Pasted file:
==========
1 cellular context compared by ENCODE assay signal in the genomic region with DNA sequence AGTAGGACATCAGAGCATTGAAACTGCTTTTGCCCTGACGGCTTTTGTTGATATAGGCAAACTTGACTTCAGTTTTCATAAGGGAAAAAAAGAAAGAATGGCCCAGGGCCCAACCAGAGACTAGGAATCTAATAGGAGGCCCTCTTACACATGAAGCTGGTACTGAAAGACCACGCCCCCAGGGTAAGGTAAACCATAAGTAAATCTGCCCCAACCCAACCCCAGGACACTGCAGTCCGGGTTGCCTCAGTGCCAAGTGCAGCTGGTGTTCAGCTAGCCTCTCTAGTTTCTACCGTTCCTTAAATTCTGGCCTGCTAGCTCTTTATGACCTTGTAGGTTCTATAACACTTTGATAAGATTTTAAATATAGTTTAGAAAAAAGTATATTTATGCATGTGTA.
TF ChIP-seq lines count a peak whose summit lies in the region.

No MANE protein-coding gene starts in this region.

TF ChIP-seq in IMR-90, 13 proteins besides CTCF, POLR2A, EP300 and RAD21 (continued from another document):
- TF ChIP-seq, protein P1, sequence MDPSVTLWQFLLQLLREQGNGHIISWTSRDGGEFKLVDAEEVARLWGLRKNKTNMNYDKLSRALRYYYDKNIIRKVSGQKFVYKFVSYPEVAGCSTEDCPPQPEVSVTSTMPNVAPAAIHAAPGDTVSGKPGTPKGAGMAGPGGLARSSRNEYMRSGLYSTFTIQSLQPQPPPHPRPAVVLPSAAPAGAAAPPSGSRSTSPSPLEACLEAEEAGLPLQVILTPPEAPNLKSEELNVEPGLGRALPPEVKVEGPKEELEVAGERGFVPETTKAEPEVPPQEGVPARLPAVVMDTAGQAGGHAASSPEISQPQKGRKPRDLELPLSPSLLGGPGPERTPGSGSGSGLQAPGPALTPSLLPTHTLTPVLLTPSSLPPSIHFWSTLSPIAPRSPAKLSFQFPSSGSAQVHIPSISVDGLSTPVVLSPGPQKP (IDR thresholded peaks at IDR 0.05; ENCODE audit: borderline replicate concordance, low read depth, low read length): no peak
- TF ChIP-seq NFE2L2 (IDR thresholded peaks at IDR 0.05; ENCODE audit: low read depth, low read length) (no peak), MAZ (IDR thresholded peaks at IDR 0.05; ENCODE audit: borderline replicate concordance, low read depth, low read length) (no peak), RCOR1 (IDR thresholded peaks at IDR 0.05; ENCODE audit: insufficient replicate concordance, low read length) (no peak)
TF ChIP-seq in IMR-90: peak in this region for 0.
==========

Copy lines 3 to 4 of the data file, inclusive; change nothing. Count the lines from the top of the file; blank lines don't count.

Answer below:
No MANE protein-coding gene starts in this region.

TF ChIP-seq in IMR-90, 13 proteins besides CTCF, POLR2A, EP300 and RAD21 (continued from another document):